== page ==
The primary challenge with energy drinks containing caffeine and alcohol is that each 23.5-ounce can of Four Loko has a 12% alcohol content—about the equivalent of five or six cans of beer—and as much caffeine as a cup of coffee. But people drink it the same way.
“They drink it like they’re drinking soda, rather than drinking martinis at the bar,” says Matthew Weissman, MD, MBA, FAAP, medical director at the Ryan-NENA Community Health Center in New York City.
And that can present a multitude of challenges for EMS responders.
“From an EMS standpoint, you’re more likely to see people with altered mental status changes, unresponsive and some in respiratory failure,” says Weissman.
The increased alcohol and caffeine content override some of the physical factors that stop someone from drinking too much.
So far, the instances with the drinks have involved multiple patients, which Dickinson warned could lead EMS responders down the wrong path. “These things tend to occur in groups,” he says. “But there are other reasons the kids could be unresponsive. Make sure it’s not something like carbon monoxide.”
—Richard Huff, NREMT-B
Care Outside Your State
Imagine you’re returning from an out-of-state critical care transport and encounter a motor vehicle collision on a rural stretch of highway. You’re first on scene, and you identify multiple injuries. You call 9-1-1. You and your partner, both paramedics certified in your home state, approach the vehicle with your jump kit. Several patients need emergency care. Can you legally help them? Can you use your ALS skills if needed? What liability could you have if you treat a patient outside your jurisdiction?
Of course, providing emergency assistance is the right thing to do. Common sense should prevail, and you should do what a “reasonable paramedic would do given the same or similar situation”—that’s the standard of care to follow to avoid negligence.
These tips are for dealing with out-of-state emergencies, which pose a unique challenge for field providers:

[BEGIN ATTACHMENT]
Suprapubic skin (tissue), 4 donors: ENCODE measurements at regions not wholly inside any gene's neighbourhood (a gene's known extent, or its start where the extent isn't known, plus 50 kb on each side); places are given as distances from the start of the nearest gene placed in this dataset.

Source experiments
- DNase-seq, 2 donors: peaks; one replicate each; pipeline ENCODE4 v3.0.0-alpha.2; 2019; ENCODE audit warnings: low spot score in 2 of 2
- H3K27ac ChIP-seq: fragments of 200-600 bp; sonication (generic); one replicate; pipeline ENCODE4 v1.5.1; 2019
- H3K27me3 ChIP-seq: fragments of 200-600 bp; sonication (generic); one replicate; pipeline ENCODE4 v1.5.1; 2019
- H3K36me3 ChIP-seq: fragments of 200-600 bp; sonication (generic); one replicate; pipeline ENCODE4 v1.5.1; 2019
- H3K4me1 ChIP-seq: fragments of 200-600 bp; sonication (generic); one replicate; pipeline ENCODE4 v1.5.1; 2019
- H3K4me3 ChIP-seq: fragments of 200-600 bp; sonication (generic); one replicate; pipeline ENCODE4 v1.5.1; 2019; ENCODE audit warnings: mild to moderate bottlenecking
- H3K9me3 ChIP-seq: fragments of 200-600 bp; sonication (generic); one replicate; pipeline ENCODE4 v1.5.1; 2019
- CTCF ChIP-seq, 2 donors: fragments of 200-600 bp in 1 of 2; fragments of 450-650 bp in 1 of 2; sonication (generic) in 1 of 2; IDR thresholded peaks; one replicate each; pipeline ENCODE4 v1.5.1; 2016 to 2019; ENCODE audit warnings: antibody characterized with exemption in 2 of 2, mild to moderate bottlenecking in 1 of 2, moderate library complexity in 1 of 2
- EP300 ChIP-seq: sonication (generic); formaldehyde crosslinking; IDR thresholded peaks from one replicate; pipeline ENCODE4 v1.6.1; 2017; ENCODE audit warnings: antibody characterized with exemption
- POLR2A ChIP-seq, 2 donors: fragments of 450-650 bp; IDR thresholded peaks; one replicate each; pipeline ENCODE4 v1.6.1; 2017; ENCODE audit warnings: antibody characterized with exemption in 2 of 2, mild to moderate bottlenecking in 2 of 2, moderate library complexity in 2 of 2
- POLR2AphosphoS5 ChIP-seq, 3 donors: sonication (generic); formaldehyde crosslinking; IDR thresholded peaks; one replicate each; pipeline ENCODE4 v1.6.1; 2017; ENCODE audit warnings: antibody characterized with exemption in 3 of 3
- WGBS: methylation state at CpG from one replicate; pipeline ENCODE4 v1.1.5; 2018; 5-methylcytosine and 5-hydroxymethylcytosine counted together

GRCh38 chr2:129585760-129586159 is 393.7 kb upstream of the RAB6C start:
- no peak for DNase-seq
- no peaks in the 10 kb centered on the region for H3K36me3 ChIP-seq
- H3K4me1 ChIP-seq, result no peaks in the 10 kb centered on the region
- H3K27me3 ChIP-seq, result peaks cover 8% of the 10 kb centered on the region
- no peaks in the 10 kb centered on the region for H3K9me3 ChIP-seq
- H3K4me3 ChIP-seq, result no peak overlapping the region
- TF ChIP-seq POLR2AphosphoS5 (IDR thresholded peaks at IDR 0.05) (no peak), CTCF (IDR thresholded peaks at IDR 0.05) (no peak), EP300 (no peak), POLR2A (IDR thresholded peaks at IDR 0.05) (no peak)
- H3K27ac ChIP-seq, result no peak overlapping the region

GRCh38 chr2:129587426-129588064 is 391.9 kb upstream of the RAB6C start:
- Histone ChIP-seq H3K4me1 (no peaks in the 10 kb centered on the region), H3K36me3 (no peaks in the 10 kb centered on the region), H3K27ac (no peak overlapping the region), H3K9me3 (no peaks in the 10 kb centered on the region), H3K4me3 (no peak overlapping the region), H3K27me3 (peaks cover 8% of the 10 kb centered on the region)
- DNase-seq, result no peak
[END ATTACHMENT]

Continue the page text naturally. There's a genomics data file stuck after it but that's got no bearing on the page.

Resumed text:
1. Plan ahead. Your agency should have a policy or protocol in place for how to handle these situations. Ensure you know your agency’s policy before you go out of state.
2. Consult your medical director. This is a medical issue, and you should have approval of your medical director with respect to extent of care and treatment you may provide.
3. Check state law. Some states might allow for you to function across state lines through reciprocity agreements, especially in emergency situations. Check to see if a regulation or policy in both states addresses this situation.
4. Use common sense. Do what’s right for the patient, and don’t let concern for personal liability overshadow the patient’s needs. Ask yourself, “What would the public expect of me in this situation?” Because at the end of the day, a jury of the public would ultimately judge your actions. If no one else is available to provide care, do what’s best for the patient; treat and stabilize the best you can before local help arrives. Courts are more understanding of your actions when you act to the best of your ability in an emergency.
5. Limit your care to BLS. This is the safest course to follow, because the regulations for paramedics to function are very specific to the particular EMS system. While limiting your care to providing BLS until local ALS arrives, you could arguably be covered under the “Good Samaritan” provisions in that state.